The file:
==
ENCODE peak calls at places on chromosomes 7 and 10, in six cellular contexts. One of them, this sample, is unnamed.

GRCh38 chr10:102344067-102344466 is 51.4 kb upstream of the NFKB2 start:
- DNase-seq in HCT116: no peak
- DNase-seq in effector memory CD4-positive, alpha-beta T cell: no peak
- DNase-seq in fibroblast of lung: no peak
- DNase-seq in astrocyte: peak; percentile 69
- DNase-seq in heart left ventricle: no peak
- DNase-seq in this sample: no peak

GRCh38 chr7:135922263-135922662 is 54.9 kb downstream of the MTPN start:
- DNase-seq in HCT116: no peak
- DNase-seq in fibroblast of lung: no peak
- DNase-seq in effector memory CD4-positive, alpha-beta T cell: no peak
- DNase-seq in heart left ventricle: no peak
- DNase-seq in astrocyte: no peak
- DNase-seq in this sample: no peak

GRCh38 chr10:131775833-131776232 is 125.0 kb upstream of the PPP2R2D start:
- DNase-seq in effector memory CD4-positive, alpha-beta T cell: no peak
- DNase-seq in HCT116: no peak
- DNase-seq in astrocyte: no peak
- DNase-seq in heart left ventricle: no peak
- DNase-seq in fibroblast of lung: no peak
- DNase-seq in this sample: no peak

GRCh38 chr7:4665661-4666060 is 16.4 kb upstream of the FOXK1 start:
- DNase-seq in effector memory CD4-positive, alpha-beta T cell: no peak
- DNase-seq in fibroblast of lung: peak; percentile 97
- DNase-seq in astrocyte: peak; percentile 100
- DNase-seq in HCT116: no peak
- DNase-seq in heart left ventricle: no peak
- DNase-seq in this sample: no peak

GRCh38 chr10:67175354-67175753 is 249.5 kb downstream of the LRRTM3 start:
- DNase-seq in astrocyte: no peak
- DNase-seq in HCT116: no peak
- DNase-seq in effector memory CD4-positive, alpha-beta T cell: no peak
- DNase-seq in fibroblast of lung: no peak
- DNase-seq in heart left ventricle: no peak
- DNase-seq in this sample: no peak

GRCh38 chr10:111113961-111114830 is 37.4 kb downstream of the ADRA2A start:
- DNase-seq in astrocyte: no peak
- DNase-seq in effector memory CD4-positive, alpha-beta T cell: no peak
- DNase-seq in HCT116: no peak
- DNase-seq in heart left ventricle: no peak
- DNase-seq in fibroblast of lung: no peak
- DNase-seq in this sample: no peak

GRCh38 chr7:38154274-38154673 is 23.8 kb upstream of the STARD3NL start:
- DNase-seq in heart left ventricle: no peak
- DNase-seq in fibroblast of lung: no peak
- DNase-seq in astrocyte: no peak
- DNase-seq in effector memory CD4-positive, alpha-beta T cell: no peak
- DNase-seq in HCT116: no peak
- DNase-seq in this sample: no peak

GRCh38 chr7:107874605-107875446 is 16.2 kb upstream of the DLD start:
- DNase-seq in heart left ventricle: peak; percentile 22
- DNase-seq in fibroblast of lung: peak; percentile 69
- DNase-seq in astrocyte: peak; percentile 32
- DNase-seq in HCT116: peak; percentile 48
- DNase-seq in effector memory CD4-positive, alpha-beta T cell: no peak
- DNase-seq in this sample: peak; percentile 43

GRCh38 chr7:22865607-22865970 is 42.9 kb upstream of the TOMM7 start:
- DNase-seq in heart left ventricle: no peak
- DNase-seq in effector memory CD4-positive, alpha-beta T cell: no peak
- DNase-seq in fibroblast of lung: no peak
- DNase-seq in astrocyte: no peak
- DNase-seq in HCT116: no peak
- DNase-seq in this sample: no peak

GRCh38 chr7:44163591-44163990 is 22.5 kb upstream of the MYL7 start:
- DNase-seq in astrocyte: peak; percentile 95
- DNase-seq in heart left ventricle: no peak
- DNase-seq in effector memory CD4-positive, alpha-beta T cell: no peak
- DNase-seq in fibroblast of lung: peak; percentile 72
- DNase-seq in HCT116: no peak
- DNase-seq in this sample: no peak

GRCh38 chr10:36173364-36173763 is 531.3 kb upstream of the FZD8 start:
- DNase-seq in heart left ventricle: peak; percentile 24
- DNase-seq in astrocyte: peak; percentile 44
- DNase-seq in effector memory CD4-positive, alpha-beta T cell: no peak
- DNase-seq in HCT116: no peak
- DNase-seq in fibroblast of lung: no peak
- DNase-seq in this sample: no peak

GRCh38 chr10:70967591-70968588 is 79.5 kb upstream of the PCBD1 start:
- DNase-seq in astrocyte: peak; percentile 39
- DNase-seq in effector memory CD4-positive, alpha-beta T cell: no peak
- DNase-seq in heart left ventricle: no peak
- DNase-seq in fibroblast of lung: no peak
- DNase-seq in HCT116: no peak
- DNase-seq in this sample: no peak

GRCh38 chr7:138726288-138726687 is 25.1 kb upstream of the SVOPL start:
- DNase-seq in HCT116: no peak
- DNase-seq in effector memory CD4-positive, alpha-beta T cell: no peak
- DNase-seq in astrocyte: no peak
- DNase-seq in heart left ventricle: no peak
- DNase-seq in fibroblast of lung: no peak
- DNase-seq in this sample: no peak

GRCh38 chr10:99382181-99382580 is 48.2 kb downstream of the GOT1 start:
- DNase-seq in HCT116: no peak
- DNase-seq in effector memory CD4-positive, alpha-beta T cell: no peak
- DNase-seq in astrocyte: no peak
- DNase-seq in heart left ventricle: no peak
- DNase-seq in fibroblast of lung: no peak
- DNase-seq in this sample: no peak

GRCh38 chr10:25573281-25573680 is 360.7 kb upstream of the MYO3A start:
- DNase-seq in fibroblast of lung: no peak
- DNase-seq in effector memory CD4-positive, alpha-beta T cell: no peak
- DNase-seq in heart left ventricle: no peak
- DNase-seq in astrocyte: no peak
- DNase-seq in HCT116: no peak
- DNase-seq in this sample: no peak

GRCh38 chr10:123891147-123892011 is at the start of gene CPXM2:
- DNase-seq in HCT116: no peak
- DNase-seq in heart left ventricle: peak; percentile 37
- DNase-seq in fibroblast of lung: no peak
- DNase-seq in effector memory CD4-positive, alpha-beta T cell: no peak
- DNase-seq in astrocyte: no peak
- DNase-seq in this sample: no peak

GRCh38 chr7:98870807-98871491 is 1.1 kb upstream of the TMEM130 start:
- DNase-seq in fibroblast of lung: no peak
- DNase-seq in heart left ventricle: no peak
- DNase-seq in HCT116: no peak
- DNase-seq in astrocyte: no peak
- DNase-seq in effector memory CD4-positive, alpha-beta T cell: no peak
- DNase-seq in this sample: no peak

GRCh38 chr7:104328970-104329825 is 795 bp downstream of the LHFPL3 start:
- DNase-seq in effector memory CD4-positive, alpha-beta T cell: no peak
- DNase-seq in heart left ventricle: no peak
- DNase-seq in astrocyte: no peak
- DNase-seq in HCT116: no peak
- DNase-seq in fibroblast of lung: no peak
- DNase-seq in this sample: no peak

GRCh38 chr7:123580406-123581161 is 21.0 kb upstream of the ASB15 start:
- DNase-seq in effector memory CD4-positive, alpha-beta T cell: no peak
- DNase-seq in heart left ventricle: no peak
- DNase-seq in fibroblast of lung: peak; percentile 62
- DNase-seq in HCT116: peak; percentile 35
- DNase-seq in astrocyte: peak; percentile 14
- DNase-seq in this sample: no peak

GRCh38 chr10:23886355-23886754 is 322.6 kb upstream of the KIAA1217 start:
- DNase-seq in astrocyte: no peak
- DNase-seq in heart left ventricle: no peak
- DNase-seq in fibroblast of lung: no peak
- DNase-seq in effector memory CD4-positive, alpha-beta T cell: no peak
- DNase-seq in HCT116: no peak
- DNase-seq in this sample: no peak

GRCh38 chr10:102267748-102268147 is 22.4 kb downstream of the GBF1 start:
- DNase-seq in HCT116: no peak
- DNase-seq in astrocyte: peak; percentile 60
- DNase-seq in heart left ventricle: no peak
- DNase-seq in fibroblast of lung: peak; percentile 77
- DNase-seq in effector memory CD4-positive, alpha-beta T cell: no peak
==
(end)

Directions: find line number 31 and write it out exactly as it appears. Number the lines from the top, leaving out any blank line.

- DNase-seq in astrocyte: no peak